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ERIC Number: ED252319
Record Type: Non-Journal
Publication Date: 1984
Pages: 34
Abstractor: N/A
Reference Count: N/A
Developmental Changes in Hemispheric Independence.
Merola, James L.; Liederman, Jacqueline
This study questioned whether children's relative inability to use the two cerebral hemispheres independently contributes to their difficulty with the simultaneous execution of conflicting tasks. Two naming tasks involving the identification of upright and inverted letters were employed; conditions differed according to how the letter pairs were distributed within or between visual fields and whether tasks which required conflicting processing were or were not physically separated. It was predicted that (1) division of inputs between the hemispheres would be advantageous only when one hemisphere received upright letters and when the other hemisphere received inverted letters, and (2) the extent to which the hemispheres independently process information would reach a peak during early adolescence. These hypotheses were confirmed in a sample of 120 children. When conflicting inputs were directed to different hemispheres, older children (12- and 14-year-olds) named more items when the inputs were presented bilaterally than when they were presented unilaterally. Younger children (10-year-olds) displayed no advantage for bilateral presentations regardless of whether conflicting tasks were projected to the same hemisphere or different hemispheres. The fact that 10-year-olds did not benefit from division of conflicting inputs between the hemispheres was interpreted as a symptom of their relative inability to use the hemispheres independently. (Author/RH)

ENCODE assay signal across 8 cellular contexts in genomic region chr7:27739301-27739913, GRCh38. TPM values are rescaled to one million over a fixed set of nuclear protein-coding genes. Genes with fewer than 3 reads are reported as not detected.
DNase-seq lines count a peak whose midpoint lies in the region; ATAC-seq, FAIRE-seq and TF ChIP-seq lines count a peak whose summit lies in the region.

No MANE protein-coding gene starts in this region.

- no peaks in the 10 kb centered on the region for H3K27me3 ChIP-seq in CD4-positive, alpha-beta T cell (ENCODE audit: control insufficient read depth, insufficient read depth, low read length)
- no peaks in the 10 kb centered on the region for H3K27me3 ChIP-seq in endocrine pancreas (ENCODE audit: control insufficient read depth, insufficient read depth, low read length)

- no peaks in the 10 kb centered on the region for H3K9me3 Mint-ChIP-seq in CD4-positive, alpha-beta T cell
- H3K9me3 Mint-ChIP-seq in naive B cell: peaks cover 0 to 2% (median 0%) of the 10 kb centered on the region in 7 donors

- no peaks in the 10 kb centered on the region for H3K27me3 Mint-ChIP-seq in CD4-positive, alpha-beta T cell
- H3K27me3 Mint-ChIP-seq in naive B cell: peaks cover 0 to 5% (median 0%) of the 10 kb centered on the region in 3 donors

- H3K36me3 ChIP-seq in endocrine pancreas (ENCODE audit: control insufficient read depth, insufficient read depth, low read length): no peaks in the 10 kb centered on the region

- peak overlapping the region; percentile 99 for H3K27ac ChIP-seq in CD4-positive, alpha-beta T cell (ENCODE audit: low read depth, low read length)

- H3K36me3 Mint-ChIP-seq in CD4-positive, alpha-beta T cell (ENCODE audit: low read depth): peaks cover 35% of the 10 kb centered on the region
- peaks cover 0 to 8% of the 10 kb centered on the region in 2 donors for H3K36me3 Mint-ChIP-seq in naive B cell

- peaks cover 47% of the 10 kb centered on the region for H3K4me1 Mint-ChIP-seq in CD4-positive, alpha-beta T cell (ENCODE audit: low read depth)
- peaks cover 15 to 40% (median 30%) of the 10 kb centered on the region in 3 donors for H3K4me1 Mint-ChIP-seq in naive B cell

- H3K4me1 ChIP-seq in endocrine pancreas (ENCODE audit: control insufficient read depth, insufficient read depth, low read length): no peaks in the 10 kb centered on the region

Publication Type: Reports - Research
Education Level: N/A
Audience: N/A
Language: English
Sponsor: N/A
Authoring Institution: N/A